Chinese doctor transplants mice heads, plans trials with monkeys

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A Chinese doctor who has performed hundreds of head transplants on mice says he plans to perform the procedure on monkeys.

Ren Xiaoping, who left a position at the University of Cincinnati to continue his research in China, first transplanted the head of a mouse on to the body of another in 2013. According to a report in the Wall Street Journal, he has performed about 1,000 such procedures since then.

Ren uses a diamond-bladed knife to create a cut that cleanly separates the recipient’s head from its body. Next, the donor animal’s head is separated at the midbrain to preserve the brainstem so that the heart continues to beat and lungs continue to breathe.

Blood vessels are then connected using silicone tubes so that oxygen-rich blood from the donor body can reach the recipient’s head as quickly as possible, after which spinal cord nerves from the recipient’s head and the donor body are fused together using polyethylene glycol, or PEG.

The recipient head is then affixed to the donor body with pins, wires and screws before the silicon tubes are removed and blood vessels muscles and skin are joined using tiny stitches. The mice have lived for as long as a day, a record Ren is hoping to improve on.

According to a report in the Wall Street Journal, Ren hopes to to transplant the head of a monkey in 2015.

RUNDOWN SHOWS:
1. A mouse is shown having its head severed in preparation for transplant
2. The donor mouse’s head is shown being severed at the midbrain area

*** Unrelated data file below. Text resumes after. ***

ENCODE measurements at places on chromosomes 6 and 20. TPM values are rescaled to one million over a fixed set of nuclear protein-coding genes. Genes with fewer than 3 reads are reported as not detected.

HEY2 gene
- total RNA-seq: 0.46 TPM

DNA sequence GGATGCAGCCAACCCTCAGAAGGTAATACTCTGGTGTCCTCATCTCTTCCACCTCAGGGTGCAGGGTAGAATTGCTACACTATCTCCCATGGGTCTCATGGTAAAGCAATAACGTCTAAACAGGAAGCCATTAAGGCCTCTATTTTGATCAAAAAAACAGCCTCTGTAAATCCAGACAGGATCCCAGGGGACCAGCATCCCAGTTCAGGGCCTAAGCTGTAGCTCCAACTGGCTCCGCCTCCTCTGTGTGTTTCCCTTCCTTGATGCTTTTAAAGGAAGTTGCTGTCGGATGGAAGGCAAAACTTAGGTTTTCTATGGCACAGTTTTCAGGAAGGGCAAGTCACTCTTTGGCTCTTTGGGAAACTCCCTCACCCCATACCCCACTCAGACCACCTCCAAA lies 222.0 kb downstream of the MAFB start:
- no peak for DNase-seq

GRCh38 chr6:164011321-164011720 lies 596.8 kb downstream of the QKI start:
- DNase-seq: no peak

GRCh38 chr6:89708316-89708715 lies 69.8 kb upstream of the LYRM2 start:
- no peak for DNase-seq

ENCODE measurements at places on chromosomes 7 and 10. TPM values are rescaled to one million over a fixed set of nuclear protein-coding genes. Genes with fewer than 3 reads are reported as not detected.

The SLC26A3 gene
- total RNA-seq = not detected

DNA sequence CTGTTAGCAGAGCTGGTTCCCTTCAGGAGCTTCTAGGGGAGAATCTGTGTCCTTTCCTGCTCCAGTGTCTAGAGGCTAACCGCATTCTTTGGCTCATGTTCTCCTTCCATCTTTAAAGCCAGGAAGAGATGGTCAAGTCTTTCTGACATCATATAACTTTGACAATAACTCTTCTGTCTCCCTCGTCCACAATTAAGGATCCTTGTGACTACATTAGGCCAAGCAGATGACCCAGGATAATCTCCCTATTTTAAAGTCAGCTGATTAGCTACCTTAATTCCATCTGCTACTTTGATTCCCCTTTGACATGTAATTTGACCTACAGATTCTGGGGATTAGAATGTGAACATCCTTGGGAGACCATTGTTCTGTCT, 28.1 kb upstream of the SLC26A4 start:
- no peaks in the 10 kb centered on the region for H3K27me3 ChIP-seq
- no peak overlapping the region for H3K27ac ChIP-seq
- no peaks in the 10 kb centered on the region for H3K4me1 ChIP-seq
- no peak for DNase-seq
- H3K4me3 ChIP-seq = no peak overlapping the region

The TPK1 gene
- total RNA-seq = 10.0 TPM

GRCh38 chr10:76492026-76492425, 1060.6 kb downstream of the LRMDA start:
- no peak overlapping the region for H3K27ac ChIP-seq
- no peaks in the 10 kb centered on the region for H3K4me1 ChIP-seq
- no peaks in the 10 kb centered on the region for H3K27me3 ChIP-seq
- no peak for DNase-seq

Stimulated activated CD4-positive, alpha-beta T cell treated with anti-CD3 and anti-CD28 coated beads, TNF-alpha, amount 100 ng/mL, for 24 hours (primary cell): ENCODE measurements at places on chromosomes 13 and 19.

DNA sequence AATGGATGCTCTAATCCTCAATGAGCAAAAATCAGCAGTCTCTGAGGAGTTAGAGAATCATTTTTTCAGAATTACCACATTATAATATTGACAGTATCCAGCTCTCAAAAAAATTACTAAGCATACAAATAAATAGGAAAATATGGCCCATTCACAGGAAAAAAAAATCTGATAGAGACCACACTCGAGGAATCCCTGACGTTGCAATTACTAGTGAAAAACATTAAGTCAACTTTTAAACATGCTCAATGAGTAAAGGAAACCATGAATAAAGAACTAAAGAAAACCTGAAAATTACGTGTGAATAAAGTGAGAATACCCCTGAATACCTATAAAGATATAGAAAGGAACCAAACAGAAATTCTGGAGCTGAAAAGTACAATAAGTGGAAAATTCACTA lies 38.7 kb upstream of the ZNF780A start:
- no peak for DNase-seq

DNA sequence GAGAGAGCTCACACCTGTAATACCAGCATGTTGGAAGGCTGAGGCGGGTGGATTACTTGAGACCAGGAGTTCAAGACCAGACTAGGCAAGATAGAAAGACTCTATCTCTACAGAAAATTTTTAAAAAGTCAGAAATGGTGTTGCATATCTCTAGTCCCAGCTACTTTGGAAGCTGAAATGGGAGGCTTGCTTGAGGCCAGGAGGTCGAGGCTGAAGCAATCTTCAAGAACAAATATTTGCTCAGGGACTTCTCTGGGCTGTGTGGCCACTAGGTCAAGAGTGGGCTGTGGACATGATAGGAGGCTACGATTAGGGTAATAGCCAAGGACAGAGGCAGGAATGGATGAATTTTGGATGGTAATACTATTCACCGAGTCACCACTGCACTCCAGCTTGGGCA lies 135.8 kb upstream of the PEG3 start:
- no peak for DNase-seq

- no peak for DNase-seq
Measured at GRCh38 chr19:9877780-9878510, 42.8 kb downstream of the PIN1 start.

3. Blood vessels are shown being connected with silicone tubes
4. Spinal cord nerves from the two animals are fused using polyethylene glycol
5. The head and body of the two mice are shown being connected
6. Tiny stitches complete the connection between donor and recipient mouse

VOICEOVER (in English):

“Chinese doctor Ren Xiaoping transplants the heads of mice by using a diamond-bladed knife to create a clean cut that separates the recipient mice’s head from its body.”

“Next, the donor animal’s head is separated at the midbrain in order to preserve the brainstem, so that the heart and lungs continue to function.”

“Blood vessels are then connected using silicone tubes so that oxygen-rich blood from the donor body can reach the recipient head as quickly as possible.”

“Spinal cord nerves from the recipient’s head and the donor body are then fused together using polyethylene glycol or PEG.”

“The recipient head is affixed to the donor body with pins, wires and screws before the silicon tubes are removed.”

“The blood vessels, muscles and skin are then joined using tiny stitches. The mice have lived for as long as a day, a record Dr. Ren is hoping to improve on.”

SOURCES:
The Wall Street Journal
http://www.wsj.com/articles/surgerys-far-frontier-head-transplants-1433525830